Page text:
In a matter of months Macrae, Curran, and the few programmers they had hired to help build Super Missile Attack found their fortunes turned around. They were no longer starving college students running a home-brew business in a showdown with a multi-million dollar company. Suddenly they found themselves financed by an industry giant, developing consumer products that would sell millions. Under the General Computer Corporation name Macrae, Curran, and their expanding team of programmers went on to produce 76 different titles for Atari’s home consoles, including memorable arcade ports of Centipede, Dig Dug, Robotron, Pole Position, and Galaga. That same team even contributed to the hardware design of Atari’s 7800 home console. However, another enhancement kit made by Macrae and Curran would prove to be the duo’s most lasting mark on the video game world.
Each Silent Hill entry, following The Room, had a strange development process, leading to inconsistent releases and a disappointing HD collection.
The latest from Did You Know Gaming looks at the series' development history showing how the series was often changing hands at inopportune times, and explains why the HD collection, which included Silent Hill 2 and 3, had so many issues.
(Please visit the site to view this media)
You can check out other videos from the Did You Know Gaming channel covering Sonic Adventure 2, Jak & Daxter, amiibo, Metal Gear Solid V: The Phantom Pain, Persona, Dr. Mario, Dragon Age, Zelda: Majora's Mask, Tetris, Monster Hunter, Grand Theft Auto, Halo, more Halo, The Last of Us, Pokémon, more Pokémon, Assassin's Creed, Mario, Jet Set Radio, Mega Man, Fire Emblem, Donkey Kong, Killer Instinct, Rayman, Mass Effect, Dragon Quest, Guitar Hero, Final Fantasy, Castlevania, Star Fox, Punch-Out, Metroid, Zelda, more Zelda, even more Zelda, Final Fight, Doom, Dragon Ball Z, multiple Super Smash Bros. videos, Team Fortress 2, Harvest Moon, Tony Hawk's Pro Skater, the history of the NES, Genesis, Dreamcast, PlayStation 2, Xbox, GameCube, Nintendo 64, the DS, the PlayStation, PlayStation 3, and two covering the Game Boy by hitting the links.
[Source: Did You Know Gaming]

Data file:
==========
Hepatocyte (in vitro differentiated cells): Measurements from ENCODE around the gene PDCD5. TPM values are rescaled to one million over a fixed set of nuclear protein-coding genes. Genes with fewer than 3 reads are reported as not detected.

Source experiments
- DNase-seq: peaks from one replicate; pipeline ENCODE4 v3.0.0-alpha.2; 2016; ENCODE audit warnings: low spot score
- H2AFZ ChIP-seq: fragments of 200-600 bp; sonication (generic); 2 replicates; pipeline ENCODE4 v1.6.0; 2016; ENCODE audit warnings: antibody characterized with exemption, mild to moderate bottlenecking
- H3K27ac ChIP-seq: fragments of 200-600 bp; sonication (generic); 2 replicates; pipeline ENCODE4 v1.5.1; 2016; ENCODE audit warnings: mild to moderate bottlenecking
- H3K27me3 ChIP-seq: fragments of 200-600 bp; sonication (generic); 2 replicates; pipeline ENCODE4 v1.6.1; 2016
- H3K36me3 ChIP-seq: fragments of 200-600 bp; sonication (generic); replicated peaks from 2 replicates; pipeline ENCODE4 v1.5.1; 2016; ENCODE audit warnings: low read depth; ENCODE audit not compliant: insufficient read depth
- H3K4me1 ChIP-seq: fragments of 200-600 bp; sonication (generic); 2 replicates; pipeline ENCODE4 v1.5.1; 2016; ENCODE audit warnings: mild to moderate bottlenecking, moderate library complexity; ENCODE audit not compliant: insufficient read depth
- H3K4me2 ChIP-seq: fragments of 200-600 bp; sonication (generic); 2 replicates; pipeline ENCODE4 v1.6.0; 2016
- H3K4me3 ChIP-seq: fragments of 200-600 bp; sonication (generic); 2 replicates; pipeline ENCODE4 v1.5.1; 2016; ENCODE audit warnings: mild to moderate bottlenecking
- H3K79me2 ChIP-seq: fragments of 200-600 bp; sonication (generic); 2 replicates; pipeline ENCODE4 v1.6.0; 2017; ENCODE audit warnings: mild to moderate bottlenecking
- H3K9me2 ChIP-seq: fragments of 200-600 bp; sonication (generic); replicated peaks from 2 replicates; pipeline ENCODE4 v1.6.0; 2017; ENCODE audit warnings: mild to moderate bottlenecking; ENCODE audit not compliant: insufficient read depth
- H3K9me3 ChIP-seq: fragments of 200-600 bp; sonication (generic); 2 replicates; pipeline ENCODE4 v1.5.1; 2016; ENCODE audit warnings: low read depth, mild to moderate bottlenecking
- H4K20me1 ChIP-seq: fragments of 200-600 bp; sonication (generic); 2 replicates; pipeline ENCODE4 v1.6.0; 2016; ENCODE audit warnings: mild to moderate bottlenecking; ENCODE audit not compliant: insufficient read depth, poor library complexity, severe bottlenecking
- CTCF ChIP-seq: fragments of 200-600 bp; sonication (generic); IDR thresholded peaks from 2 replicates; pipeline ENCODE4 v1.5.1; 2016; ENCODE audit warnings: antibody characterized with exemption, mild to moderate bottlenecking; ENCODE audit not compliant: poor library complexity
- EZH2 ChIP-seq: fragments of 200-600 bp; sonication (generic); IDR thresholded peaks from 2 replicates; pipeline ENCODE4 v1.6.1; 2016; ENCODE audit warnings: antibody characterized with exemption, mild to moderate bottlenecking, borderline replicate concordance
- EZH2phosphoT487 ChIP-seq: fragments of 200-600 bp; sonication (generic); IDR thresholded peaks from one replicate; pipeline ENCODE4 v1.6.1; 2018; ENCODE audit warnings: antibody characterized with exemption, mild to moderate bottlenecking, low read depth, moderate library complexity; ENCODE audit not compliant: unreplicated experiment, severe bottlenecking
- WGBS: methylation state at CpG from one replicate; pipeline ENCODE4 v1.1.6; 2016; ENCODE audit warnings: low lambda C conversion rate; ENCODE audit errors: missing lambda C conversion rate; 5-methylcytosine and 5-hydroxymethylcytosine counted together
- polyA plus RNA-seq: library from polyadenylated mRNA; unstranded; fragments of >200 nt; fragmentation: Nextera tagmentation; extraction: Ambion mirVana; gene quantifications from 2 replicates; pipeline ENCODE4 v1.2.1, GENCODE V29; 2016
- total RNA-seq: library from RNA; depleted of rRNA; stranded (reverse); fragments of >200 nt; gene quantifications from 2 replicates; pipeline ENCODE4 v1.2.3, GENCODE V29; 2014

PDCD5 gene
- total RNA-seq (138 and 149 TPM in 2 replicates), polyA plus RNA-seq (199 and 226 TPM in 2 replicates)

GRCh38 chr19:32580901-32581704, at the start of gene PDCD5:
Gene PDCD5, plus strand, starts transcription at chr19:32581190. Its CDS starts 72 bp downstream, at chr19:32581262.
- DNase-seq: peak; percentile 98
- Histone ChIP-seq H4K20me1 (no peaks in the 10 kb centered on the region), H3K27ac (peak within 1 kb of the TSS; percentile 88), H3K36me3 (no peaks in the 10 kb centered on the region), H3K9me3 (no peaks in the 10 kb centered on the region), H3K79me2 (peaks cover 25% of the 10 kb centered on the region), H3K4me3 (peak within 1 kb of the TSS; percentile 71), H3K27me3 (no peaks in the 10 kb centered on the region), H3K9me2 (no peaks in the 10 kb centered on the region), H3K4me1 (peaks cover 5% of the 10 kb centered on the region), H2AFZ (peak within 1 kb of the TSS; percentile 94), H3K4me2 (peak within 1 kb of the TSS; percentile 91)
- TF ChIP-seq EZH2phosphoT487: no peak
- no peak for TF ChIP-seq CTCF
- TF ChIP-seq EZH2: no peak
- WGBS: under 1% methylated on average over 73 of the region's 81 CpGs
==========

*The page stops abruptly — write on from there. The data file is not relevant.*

The writing has been on the wall for some time that Sony isn’t investing in big titles for the Vita. A new report indicates that the company has pulled back even further.
Speaking with Japanese outlet 4Gamer (and translated by Siliconera), Sony executive vice president Masayasu Ito delivered the bad news. “Currently, there are no first party titles that are in development for the PlayStation Vita,” says Ito. “Third party companies are working hard on the PlayStation Vita, so we here at SCE have strategized to focus on our new platform of PlayStation 4.”
When we spoke with Sony president of worldwide studios Shuhei Yoshida at E3, he explained why the company was starting to shift its focus. "The expectation of the graphical quality and size of the world for these type of games have risen after the launch of PlayStation 4,” he said. “The same thing happened with the PSP. People were so excited to be able to play PS2 graphics games on the go. After PS3 launched, expectations grew. The types of games on PSP were not as attractive."
While Sony doesn’t have anything in the pipeline for its own device, that doesn’t mean games are drying up entirely. Many indie studios have opted to port PS3 and PS4 games to the device, while offering cross-buy incentives.
Still coming in the near future are Volume, Sword Art Online: Lost Song, Dynasty Warriors 8: Empires, Lego Marvel’s Avengers, Digimon Story: Cyber Sleuth, Darkest Dungeon, and more.
Sony has been slowly backing off the Vita for quite a while now. Unfortunately, that meant that the PlayStation TV met an early demise, too. Decisions like this are what gives me pause about the long-term prospects for PlayStation VR. I love the technology, but I’m not confident Sony will support it long-term.
According to a report by the Wall Street Journal, Nintendo has already started sending out software development kits for its upcoming NX console. …
“When it comes to taxes, the IRS has their own ideas about what constitutes a hobby or a business. According to their fact sheet on the subject, as much as $ 30 billion a year is lost.” …
Former CD Projekt Red developers Chris Hardwick and Dan Cordell have pulled back the curtain on Wickerman Games, a UK-based indie studio built around the principles transparent game development. …
Gamasutra chats with PlatinumGames’ Hideki Kamiya to learn a bit more about what passions influence his design of Scalebound, and how his long career in the game industry has shaped its development. …